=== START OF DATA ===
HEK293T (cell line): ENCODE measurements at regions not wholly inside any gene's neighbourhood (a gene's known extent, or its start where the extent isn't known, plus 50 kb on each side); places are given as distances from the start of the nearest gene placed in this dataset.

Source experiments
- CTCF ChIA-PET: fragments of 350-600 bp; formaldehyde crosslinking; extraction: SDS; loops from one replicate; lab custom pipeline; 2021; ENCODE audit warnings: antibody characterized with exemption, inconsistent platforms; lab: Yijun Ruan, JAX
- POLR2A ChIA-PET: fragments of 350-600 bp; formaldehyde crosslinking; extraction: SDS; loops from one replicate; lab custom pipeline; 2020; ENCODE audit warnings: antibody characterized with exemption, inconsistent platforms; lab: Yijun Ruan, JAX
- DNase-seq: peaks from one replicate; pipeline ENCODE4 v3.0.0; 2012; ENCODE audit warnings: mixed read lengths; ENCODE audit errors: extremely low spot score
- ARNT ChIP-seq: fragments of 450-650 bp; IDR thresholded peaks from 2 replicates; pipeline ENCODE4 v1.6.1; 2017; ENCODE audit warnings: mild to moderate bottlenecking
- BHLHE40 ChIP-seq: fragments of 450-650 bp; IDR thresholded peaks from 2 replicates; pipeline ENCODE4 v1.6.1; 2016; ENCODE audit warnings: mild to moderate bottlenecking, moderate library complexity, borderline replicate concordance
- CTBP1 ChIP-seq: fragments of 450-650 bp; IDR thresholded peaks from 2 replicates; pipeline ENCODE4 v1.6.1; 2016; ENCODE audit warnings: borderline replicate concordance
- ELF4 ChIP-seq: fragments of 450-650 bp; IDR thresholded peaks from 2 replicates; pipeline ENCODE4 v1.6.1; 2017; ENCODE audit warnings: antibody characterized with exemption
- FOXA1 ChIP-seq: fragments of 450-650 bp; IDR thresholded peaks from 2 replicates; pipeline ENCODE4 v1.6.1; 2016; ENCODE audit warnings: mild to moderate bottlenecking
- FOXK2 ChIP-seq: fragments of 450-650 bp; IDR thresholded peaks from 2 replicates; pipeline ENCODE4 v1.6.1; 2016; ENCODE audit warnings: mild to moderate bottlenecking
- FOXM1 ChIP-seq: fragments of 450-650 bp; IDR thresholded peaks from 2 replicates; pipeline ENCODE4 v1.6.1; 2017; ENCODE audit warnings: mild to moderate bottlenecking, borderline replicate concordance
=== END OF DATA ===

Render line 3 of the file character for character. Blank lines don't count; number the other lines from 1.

- CTCF ChIA-PET: fragments of 350-600 bp; formaldehyde crosslinking; extraction: SDS; loops from one replicate; lab custom pipeline; 2021; ENCODE audit warnings: antibody characterized with exemption, inconsistent platforms; lab: Yijun Ruan, JAX